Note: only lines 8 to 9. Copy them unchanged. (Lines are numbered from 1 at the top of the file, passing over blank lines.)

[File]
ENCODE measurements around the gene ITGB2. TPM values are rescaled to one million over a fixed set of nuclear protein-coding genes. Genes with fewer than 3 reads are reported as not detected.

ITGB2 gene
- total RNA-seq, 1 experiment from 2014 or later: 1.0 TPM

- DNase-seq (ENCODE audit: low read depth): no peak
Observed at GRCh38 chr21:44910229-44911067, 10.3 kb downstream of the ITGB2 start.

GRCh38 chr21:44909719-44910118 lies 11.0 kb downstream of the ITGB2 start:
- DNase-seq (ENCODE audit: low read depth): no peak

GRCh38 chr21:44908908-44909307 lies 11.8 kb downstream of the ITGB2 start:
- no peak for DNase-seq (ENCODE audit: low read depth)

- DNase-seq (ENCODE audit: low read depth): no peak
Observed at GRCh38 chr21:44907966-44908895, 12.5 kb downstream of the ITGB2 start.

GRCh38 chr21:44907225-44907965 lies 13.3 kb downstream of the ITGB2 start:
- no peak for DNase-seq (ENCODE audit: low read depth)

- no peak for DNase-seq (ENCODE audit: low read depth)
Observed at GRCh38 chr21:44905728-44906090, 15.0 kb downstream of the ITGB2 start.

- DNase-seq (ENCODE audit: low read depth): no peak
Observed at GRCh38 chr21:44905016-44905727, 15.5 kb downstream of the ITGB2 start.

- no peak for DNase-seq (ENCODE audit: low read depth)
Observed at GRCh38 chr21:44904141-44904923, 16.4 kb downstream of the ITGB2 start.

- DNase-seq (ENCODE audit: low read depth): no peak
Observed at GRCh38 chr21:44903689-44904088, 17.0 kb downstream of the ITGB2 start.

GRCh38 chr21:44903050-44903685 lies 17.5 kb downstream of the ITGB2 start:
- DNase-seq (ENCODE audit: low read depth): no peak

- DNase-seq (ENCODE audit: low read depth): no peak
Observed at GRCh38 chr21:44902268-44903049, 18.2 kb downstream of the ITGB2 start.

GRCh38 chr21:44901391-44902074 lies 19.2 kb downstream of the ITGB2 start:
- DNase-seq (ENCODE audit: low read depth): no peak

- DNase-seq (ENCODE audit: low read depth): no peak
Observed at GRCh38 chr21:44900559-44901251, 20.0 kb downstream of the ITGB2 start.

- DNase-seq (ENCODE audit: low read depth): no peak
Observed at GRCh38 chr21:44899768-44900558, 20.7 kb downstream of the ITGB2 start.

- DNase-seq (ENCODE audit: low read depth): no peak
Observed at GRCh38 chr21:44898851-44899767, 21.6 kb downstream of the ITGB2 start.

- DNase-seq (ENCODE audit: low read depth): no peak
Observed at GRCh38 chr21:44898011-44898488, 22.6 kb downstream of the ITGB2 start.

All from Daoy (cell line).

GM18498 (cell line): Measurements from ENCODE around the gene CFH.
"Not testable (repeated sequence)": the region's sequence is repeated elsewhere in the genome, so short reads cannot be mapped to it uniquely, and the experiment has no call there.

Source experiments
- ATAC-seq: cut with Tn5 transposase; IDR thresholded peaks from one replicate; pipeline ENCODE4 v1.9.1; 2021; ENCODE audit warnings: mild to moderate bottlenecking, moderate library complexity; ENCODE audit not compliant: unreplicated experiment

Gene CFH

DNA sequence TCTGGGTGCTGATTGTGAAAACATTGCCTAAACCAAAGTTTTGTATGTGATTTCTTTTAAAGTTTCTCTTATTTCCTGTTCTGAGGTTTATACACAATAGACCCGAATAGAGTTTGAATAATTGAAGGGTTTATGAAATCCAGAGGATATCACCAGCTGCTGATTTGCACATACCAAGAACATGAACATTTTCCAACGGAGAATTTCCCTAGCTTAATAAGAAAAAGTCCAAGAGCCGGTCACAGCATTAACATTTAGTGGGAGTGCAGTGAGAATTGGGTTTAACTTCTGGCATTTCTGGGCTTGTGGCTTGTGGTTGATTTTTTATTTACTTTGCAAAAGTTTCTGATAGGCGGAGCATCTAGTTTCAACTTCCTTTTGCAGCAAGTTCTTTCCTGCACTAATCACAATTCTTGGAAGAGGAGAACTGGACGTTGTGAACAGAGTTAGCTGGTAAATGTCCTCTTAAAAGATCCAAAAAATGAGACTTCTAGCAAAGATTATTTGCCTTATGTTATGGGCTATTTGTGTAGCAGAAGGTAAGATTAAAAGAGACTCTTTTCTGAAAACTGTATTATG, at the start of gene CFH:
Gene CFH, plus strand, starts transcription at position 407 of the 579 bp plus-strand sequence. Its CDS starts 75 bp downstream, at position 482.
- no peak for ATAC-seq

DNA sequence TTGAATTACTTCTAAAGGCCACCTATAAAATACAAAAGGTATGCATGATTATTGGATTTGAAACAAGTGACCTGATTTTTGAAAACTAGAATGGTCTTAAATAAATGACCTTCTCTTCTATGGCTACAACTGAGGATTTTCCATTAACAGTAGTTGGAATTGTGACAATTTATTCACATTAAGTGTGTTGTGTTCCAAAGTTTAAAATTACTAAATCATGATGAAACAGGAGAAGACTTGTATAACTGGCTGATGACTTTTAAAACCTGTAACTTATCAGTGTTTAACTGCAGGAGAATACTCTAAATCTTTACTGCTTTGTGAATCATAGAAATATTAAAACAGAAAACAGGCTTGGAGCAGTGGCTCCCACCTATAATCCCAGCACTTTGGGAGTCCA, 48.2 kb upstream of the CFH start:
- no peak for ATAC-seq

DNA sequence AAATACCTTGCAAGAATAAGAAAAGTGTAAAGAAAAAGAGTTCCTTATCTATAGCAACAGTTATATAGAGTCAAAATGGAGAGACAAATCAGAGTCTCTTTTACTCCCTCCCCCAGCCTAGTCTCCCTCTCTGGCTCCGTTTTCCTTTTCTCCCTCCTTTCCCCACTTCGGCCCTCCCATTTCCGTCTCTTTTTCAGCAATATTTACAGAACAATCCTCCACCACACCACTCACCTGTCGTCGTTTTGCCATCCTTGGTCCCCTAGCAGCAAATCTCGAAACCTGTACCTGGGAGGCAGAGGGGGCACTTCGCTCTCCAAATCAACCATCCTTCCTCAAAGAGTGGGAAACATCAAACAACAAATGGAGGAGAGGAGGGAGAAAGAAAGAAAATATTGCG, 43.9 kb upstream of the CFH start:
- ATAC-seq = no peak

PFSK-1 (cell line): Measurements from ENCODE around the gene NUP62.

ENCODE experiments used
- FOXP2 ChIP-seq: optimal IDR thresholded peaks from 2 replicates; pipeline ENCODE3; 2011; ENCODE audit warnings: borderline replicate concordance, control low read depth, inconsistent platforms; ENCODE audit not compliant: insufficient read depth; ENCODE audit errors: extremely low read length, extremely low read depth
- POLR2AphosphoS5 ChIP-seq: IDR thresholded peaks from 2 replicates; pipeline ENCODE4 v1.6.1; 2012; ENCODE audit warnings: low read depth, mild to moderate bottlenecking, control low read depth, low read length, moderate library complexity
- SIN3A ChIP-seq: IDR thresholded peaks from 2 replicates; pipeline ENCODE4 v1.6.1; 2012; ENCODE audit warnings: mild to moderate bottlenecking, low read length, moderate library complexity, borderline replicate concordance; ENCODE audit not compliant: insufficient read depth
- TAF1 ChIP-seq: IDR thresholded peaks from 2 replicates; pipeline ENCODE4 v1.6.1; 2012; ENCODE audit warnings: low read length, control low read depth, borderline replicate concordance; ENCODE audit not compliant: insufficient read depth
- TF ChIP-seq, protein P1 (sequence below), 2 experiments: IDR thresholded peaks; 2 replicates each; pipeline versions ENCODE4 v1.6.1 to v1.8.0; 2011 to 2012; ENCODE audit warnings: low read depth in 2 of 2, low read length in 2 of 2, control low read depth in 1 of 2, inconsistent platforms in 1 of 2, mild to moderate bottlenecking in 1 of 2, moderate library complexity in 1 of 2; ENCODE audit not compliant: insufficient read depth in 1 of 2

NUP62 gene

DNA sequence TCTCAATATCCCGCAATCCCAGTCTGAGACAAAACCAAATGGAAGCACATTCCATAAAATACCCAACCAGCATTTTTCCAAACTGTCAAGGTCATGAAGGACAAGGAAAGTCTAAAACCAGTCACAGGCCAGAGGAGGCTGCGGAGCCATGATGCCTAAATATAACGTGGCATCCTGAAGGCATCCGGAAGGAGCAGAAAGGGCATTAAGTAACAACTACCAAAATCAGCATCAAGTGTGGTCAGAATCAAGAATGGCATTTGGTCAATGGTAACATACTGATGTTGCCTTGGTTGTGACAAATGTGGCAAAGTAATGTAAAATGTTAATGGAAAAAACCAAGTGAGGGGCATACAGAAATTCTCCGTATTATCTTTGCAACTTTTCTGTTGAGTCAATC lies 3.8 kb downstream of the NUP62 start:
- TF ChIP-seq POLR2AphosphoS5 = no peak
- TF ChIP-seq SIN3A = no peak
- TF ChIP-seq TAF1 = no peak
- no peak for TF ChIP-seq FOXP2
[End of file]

GRCh38 chr21:44908908-44909307 lies 11.8 kb downstream of the ITGB2 start:
- no peak for DNase-seq (ENCODE audit: low read depth)